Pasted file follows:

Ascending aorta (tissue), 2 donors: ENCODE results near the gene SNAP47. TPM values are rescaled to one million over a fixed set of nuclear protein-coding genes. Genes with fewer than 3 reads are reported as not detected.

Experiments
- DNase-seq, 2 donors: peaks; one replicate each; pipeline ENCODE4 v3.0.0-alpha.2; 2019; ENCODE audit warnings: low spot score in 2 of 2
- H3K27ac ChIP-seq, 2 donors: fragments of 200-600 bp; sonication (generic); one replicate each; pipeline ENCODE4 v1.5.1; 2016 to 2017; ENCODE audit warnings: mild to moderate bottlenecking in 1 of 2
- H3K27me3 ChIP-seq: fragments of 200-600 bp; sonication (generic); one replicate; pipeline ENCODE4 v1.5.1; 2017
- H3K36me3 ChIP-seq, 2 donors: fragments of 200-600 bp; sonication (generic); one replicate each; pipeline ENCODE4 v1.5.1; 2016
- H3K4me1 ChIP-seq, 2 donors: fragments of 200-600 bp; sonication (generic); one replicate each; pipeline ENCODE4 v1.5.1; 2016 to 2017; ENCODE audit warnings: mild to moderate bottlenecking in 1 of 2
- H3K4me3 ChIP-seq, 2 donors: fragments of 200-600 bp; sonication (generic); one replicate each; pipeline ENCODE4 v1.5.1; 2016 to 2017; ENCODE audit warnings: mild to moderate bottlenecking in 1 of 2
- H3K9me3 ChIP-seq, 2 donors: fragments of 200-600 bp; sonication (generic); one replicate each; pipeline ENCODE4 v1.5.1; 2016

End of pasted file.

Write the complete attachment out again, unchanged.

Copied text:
Ascending aorta (tissue), 2 donors: ENCODE results near the gene SNAP47. TPM values are rescaled to one million over a fixed set of nuclear protein-coding genes. Genes with fewer than 3 reads are reported as not detected.

Experiments
- DNase-seq, 2 donors: peaks; one replicate each; pipeline ENCODE4 v3.0.0-alpha.2; 2019; ENCODE audit warnings: low spot score in 2 of 2
- H3K27ac ChIP-seq, 2 donors: fragments of 200-600 bp; sonication (generic); one replicate each; pipeline ENCODE4 v1.5.1; 2016 to 2017; ENCODE audit warnings: mild to moderate bottlenecking in 1 of 2
- H3K27me3 ChIP-seq: fragments of 200-600 bp; sonication (generic); one replicate; pipeline ENCODE4 v1.5.1; 2017
- H3K36me3 ChIP-seq, 2 donors: fragments of 200-600 bp; sonication (generic); one replicate each; pipeline ENCODE4 v1.5.1; 2016
- H3K4me1 ChIP-seq, 2 donors: fragments of 200-600 bp; sonication (generic); one replicate each; pipeline ENCODE4 v1.5.1; 2016 to 2017; ENCODE audit warnings: mild to moderate bottlenecking in 1 of 2
- H3K4me3 ChIP-seq, 2 donors: fragments of 200-600 bp; sonication (generic); one replicate each; pipeline ENCODE4 v1.5.1; 2016 to 2017; ENCODE audit warnings: mild to moderate bottlenecking in 1 of 2
- H3K9me3 ChIP-seq, 2 donors: fragments of 200-600 bp; sonication (generic); one replicate each; pipeline ENCODE4 v1.5.1; 2016